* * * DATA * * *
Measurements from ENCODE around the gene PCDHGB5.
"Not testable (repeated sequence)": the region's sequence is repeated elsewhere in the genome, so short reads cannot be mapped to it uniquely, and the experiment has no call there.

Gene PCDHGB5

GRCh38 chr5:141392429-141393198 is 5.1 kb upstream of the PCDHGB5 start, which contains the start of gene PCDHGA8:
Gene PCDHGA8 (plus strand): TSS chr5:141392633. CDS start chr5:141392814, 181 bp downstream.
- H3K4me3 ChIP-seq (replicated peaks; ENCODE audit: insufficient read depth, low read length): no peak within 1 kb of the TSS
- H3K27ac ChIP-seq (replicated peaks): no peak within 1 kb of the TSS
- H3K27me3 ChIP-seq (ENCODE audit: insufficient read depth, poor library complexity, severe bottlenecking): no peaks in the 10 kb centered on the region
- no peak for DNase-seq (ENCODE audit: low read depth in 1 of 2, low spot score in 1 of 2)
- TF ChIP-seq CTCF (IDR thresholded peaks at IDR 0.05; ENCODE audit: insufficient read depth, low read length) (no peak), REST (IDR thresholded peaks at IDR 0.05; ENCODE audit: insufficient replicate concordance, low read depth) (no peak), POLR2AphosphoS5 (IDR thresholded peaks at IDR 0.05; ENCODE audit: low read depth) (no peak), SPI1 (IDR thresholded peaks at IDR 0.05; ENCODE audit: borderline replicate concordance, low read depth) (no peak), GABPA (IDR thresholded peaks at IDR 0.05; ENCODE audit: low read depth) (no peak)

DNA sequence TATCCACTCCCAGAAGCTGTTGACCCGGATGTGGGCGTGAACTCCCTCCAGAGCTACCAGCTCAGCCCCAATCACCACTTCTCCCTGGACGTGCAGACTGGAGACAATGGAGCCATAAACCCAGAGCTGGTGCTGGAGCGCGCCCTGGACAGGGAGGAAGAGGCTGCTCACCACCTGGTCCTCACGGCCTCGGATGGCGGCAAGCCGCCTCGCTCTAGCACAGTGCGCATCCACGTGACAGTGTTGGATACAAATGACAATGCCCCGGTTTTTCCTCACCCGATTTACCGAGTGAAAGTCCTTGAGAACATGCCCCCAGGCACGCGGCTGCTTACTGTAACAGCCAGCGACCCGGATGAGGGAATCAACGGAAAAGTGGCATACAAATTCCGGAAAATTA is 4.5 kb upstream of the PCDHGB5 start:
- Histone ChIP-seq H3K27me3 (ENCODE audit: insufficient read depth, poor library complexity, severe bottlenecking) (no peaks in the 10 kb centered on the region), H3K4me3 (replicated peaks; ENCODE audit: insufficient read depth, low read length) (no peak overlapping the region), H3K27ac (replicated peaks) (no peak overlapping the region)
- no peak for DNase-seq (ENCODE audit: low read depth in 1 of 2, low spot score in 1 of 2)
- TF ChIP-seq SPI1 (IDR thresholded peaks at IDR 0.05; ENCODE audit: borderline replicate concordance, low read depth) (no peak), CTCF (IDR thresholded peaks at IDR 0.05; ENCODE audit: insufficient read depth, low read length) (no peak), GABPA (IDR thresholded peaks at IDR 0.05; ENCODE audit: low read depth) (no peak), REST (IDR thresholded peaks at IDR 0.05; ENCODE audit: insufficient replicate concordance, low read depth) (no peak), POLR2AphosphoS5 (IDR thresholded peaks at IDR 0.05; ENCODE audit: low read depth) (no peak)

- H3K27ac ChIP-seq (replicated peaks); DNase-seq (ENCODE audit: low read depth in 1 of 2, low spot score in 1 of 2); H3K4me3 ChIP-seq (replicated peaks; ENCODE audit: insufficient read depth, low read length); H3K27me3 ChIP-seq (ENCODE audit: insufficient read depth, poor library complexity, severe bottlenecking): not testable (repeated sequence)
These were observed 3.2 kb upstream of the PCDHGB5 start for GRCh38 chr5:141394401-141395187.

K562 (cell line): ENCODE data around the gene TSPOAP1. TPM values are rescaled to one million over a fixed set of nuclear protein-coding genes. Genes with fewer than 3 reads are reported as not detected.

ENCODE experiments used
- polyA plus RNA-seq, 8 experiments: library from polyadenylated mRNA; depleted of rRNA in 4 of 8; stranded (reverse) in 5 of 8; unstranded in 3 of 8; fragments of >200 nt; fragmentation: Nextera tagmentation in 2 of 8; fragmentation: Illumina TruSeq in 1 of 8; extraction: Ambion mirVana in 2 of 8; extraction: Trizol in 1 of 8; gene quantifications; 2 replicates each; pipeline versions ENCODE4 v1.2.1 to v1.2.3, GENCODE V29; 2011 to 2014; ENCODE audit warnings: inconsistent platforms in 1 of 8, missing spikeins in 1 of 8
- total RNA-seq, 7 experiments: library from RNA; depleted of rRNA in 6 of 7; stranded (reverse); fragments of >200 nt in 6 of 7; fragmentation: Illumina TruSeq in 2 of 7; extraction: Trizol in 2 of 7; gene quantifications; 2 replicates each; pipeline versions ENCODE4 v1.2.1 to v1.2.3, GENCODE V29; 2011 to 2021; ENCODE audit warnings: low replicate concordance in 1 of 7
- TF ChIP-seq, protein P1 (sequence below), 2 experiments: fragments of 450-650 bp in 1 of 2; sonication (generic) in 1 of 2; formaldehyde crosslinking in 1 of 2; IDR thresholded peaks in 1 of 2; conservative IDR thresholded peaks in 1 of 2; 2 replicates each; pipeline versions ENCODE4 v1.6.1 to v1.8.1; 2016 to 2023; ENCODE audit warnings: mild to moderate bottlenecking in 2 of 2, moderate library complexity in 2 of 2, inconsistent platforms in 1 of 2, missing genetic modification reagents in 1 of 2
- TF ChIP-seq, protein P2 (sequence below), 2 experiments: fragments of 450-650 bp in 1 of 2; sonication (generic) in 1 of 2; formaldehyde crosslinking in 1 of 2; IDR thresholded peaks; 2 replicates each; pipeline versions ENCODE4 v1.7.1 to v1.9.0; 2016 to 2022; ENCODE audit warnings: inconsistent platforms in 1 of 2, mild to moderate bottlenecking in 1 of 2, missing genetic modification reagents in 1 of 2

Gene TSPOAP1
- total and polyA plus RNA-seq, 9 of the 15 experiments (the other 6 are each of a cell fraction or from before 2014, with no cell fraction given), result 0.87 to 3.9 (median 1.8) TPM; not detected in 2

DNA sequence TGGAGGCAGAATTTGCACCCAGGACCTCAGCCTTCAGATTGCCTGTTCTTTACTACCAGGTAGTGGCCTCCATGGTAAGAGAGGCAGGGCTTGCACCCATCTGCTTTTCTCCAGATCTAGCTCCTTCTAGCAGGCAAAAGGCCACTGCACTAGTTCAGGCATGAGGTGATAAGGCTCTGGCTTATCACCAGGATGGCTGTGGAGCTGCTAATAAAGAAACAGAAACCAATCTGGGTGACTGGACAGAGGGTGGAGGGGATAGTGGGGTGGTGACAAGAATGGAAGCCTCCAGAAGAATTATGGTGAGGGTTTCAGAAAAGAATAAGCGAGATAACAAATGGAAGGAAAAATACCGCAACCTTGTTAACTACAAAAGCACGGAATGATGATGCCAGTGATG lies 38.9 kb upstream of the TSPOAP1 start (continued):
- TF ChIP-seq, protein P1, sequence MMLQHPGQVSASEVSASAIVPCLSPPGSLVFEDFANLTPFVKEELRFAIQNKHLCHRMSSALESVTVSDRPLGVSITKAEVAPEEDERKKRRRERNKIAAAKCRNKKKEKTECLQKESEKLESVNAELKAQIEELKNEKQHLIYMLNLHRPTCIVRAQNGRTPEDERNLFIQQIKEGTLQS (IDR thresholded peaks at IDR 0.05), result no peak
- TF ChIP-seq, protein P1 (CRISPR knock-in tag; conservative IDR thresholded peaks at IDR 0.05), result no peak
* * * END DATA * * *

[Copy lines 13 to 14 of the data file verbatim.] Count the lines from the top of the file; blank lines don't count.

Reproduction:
- no peak for DNase-seq (ENCODE audit: low read depth in 1 of 2, low spot score in 1 of 2)
- TF ChIP-seq SPI1 (IDR thresholded peaks at IDR 0.05; ENCODE audit: borderline replicate concordance, low read depth) (no peak), CTCF (IDR thresholded peaks at IDR 0.05; ENCODE audit: insufficient read depth, low read length) (no peak), GABPA (IDR thresholded peaks at IDR 0.05; ENCODE audit: low read depth) (no peak), REST (IDR thresholded peaks at IDR 0.05; ENCODE audit: insufficient replicate concordance, low read depth) (no peak), POLR2AphosphoS5 (IDR thresholded peaks at IDR 0.05; ENCODE audit: low read depth) (no peak)